3. Avoid these excuses: https://www.genderavenger.com/excuses/ and https://www.bbc.com/news/business-44310225
  4. Collect the data; i.e., count the number of women and men attending a conference.
  5. Develop a speaker policy; for example, the conference committee wants to achieve a gender balance of speakers that roughly reflects that of its audience.
  6. Make the policy visible and put it online for everyone to see.
  7. Establish a balanced and informed program committee. If the conference program committee is not diverse, then neither will be the speaker list.
  8. Report the data to see how well the conference, speaker series, or symposium meets its stated policy goals.
  9. Build and use databases because some people find it difficult to come up with names of women speakers, compared with men speakers. Here is an example: https://genderequalityelt.wordpress.com/database-of-women/
  10. Respond to resistance. Most criticisms are easily addressed by establishing a dialogue with those who are critical about establishing a policy, and you can prepare in advance.
  11. Support women at meetings. Women often have primary caring responsibility for children. This can limit their ability to travel and to attend conferences. So, be family-friendly.
  12. Take the pledge: When you are invited to help organize, attend, or speak at a conference, ask to see the conference speaker policy before you accept.
  13. Make diversity a strategic priority and expect those who work for and/or with us to do so as well.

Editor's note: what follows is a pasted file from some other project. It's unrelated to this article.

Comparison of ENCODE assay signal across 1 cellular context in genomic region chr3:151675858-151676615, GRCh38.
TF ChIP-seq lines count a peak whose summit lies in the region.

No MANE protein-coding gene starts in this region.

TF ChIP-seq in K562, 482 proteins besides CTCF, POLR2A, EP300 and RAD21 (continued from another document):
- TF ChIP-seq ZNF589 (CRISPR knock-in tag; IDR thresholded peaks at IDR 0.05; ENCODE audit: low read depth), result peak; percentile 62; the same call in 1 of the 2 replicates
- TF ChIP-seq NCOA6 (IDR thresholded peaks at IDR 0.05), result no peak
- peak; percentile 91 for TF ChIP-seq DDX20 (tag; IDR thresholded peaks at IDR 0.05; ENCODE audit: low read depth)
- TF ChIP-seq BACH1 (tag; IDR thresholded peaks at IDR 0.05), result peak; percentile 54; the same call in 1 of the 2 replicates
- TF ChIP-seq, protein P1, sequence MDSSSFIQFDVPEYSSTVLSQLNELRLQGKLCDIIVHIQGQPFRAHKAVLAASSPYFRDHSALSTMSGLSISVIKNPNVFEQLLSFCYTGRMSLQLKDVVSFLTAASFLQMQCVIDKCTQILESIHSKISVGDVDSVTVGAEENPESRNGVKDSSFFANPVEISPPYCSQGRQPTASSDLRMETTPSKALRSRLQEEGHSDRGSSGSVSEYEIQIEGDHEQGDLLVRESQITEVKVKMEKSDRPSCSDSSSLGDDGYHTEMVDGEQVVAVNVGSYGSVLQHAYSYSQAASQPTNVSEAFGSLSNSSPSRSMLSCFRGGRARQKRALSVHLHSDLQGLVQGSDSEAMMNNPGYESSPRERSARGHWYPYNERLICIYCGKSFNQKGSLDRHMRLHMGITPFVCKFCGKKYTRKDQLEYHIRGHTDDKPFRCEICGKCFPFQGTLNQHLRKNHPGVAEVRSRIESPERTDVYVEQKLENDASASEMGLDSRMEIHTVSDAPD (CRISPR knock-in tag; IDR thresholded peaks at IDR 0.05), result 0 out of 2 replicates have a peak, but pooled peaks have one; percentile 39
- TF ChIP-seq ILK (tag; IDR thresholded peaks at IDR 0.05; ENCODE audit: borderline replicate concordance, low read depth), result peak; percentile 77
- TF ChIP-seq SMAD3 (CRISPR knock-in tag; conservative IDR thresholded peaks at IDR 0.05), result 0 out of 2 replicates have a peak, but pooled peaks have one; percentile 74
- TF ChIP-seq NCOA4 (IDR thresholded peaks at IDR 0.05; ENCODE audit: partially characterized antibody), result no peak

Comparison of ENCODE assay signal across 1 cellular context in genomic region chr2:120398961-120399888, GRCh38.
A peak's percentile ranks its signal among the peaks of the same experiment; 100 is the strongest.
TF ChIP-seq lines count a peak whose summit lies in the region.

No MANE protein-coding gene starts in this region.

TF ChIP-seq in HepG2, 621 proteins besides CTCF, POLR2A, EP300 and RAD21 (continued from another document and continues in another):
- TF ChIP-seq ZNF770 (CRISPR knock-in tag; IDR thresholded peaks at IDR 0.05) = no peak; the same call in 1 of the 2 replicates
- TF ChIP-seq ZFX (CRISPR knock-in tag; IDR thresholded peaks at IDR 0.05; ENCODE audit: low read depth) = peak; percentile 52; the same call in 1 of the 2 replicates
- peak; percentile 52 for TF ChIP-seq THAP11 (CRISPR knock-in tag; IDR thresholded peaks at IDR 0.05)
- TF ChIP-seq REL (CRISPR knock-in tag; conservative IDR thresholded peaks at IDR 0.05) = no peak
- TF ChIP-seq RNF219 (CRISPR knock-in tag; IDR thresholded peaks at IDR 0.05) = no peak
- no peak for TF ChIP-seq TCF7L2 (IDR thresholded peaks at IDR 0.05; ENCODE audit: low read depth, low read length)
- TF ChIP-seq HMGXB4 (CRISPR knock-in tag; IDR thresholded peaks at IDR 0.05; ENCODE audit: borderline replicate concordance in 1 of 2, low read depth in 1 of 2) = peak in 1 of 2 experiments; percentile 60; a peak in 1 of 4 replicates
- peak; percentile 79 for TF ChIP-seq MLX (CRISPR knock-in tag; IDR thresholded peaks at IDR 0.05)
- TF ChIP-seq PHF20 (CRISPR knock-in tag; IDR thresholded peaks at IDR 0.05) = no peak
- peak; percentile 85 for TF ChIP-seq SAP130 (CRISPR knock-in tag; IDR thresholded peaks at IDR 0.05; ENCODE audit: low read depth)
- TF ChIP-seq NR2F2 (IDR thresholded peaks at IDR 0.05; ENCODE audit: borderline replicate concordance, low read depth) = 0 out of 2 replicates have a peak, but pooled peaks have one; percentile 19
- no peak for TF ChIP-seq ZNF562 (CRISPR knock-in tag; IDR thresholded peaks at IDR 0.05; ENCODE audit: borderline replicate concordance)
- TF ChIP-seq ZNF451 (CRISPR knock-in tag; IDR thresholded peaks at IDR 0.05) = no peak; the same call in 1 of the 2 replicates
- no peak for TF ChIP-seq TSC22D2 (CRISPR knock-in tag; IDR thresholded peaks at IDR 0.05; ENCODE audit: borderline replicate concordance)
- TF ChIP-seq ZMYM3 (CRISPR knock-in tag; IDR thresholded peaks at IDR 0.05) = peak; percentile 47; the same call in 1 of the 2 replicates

14. Raise awareness of diversity. If you are asked to present, be on a panel, or serve on a committee, ask if there are (other) women participating. If not, suggest names of women to invite.
  15. Consider not speaking at an event unless the event’s organizers are clearly working hard to address diversity on stage.

At Buffer, they ask themselves if the event displays the characteristics of their core  values. Here are some of them:

  • Default to transparency
  • Listen first, then listen more
  • Have a bias toward clarity
  • Make time to reflect
  • Show gratitude
  • Do the right thing

I think some of these guidelines can be applied to achieve highly proficient speaker parity in ELT conferences and events as well.

Finally, here is the most interesting conflict of interest I have ever read:

CONFLICTS OF INTEREST
We care about diversity in science and may therefore be biased.

If you want to add more guidelines or share some resources on how to achieve gender parity in ELT conferences and events, which should not be an issue but it is in some contexts, please leave a comment.